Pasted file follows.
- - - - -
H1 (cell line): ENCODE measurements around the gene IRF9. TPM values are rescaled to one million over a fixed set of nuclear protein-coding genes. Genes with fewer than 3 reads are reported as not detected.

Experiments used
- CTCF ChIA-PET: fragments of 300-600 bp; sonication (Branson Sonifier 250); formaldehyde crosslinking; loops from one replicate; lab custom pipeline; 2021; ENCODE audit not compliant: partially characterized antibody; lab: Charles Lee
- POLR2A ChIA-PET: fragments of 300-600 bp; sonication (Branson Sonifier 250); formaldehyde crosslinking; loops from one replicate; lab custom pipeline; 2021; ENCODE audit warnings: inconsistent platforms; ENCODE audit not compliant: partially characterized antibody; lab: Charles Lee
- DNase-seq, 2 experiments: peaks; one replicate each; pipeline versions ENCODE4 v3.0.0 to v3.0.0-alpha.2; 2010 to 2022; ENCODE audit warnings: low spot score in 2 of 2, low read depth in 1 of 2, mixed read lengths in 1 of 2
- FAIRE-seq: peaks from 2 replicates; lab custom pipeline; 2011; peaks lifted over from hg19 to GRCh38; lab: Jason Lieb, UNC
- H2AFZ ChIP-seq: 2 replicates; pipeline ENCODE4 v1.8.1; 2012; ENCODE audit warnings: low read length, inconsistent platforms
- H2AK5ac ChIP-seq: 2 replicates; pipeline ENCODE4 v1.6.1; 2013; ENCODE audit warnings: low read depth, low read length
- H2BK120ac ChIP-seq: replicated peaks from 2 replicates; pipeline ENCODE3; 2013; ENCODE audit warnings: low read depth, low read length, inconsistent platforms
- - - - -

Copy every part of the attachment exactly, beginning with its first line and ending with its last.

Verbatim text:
H1 (cell line): ENCODE measurements around the gene IRF9. TPM values are rescaled to one million over a fixed set of nuclear protein-coding genes. Genes with fewer than 3 reads are reported as not detected.

Experiments used
- CTCF ChIA-PET: fragments of 300-600 bp; sonication (Branson Sonifier 250); formaldehyde crosslinking; loops from one replicate; lab custom pipeline; 2021; ENCODE audit not compliant: partially characterized antibody; lab: Charles Lee
- POLR2A ChIA-PET: fragments of 300-600 bp; sonication (Branson Sonifier 250); formaldehyde crosslinking; loops from one replicate; lab custom pipeline; 2021; ENCODE audit warnings: inconsistent platforms; ENCODE audit not compliant: partially characterized antibody; lab: Charles Lee
- DNase-seq, 2 experiments: peaks; one replicate each; pipeline versions ENCODE4 v3.0.0 to v3.0.0-alpha.2; 2010 to 2022; ENCODE audit warnings: low spot score in 2 of 2, low read depth in 1 of 2, mixed read lengths in 1 of 2
- FAIRE-seq: peaks from 2 replicates; lab custom pipeline; 2011; peaks lifted over from hg19 to GRCh38; lab: Jason Lieb, UNC
- H2AFZ ChIP-seq: 2 replicates; pipeline ENCODE4 v1.8.1; 2012; ENCODE audit warnings: low read length, inconsistent platforms
- H2AK5ac ChIP-seq: 2 replicates; pipeline ENCODE4 v1.6.1; 2013; ENCODE audit warnings: low read depth, low read length
- H2BK120ac ChIP-seq: replicated peaks from 2 replicates; pipeline ENCODE3; 2013; ENCODE audit warnings: low read depth, low read length, inconsistent platforms